The good news is that many architects and builders in the Berkshires are already designing and building to meet ENERGY STAR Home standards, which are consistent with the new statewide building code. For these building professionals, existing practices will only need to be tweaked to meet the Stretch Code resulting in a minimal incremental cost.  The $8,000 upgrade cost of a Stretch Code home referenced in the recent Berkshire Record article is the estimate for a builder that usually builds to the old minimum code (prior to the new statewide code upgrade). Any energy related increase in construction costs will be more than offset by the ongoing annual energy savings. Unlike other construction cost increases, such as the rise in lumber and plywood costs, increased energy efficiency is a highly valued upgrade that homeowners will smile about for decades.

Many organizations, including the Center for Ecological Technology (CET) in the Berkshires, have been working for years to help reduce energy consumption of existing and new buildings. The requirement of independent HERS ratings to verify compliance will help the code officials ensure that the design and attention to detail during the construction phase will result in the projected energy savings.

A growing workforce of trained energy specialists and independent raters are ready to assist designers and builders in making new construction cost effective AND energy efficient. ENERGY STAR Homes, a program sponsored by MA gas and utility companies, offers incentives and technical assistance to builders that will pay for most of the cost of the HERS ratings required by the Stretch Code.

We must not fall back into complacency again. High energy costs have and will continue to hurt our economy unless we get smarter about the way we construct our homes and commercial buildings. A small increase in the upfront costs is more then recovered in savings on energy costs. A decision to go with the Stretch Code makes sound economic sense.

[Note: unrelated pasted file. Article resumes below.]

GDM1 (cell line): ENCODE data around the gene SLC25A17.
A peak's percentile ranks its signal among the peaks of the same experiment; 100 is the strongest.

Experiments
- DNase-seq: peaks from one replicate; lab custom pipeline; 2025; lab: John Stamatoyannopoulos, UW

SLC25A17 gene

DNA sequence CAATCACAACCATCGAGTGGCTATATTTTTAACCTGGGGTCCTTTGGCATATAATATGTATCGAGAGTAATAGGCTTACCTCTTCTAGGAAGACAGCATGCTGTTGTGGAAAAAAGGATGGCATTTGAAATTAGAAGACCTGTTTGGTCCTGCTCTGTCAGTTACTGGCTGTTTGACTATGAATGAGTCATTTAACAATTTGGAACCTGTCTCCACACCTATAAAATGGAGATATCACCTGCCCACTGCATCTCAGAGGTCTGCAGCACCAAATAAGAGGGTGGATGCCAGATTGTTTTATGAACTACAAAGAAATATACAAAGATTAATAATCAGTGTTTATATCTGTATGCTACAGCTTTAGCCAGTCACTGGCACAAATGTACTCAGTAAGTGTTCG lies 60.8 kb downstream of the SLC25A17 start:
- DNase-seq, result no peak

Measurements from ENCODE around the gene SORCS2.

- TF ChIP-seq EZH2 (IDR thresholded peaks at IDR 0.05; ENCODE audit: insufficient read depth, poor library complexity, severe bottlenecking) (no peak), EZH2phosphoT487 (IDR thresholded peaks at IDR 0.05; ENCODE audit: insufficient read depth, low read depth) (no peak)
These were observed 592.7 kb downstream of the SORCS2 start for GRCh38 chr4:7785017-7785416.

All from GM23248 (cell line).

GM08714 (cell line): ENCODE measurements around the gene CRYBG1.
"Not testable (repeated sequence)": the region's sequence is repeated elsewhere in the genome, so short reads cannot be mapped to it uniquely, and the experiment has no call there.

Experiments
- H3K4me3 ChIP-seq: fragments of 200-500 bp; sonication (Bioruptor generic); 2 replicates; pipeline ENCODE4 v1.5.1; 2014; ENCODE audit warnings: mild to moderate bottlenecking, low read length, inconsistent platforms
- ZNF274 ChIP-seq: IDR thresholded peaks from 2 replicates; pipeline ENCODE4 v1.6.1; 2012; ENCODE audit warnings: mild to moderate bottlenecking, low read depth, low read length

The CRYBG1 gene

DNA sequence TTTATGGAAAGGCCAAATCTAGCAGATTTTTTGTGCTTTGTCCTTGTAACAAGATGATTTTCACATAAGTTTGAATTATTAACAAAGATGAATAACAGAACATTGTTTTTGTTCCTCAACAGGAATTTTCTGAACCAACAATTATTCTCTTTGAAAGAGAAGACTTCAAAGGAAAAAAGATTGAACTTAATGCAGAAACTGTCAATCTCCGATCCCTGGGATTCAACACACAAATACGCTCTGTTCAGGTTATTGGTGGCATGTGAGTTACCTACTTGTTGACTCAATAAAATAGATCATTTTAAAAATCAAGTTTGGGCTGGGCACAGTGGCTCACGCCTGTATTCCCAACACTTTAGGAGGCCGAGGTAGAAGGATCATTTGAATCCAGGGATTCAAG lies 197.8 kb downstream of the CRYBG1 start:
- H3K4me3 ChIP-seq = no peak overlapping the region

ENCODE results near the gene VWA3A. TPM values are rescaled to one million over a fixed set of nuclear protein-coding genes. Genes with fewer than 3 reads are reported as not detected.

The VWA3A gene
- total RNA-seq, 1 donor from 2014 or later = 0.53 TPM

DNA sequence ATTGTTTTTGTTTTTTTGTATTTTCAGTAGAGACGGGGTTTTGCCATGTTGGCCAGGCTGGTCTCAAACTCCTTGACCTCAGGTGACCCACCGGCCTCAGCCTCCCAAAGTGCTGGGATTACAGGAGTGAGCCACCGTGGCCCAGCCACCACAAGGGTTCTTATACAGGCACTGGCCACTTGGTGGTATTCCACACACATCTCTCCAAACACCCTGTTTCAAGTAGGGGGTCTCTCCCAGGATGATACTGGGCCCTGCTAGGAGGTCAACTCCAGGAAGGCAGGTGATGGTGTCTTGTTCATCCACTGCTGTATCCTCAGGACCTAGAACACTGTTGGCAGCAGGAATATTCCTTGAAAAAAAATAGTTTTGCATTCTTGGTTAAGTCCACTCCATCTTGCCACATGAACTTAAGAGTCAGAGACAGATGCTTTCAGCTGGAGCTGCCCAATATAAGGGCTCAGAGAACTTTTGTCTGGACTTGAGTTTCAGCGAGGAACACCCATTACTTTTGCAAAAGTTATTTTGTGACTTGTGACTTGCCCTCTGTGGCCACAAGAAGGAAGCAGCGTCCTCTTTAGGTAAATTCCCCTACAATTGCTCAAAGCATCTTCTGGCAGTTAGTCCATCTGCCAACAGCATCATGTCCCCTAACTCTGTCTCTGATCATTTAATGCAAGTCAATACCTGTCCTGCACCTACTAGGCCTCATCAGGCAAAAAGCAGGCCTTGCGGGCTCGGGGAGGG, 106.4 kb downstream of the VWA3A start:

Laura Dubester

CET Director

Top 10 Stretch Code FAQs
1. What is the ‘stretch’ code?
The ‘stretch code’ is an optional appendix to the Massachusetts building energy code that allows cities
and towns to choose a more energy-efficient option. This ‘stretch code’ option increases the energy
efficiency code requirements in any municipality that adopts it, for all new residential and many new
commercial buildings, as well as for those residential additions and renovations that would normally
trigger building code requirements.
2. How is the stretch code different from the existing ‘base’ energy code?
The stretch code appendix offers a streamlined and cost effective route to achieving approximately 20% better energy efficiency in new residential buildings, and 20% in new commercial buildings, than is
required by the existing base energy code. This is largely achieved by moving to a performance-based
code, where developers are required to design buildings so as to meet an energy target substantially
better than code, and have flexibility in how they meet that target to allow for cost effective and
appropriately designed solutions. New residential construction must use the performance-based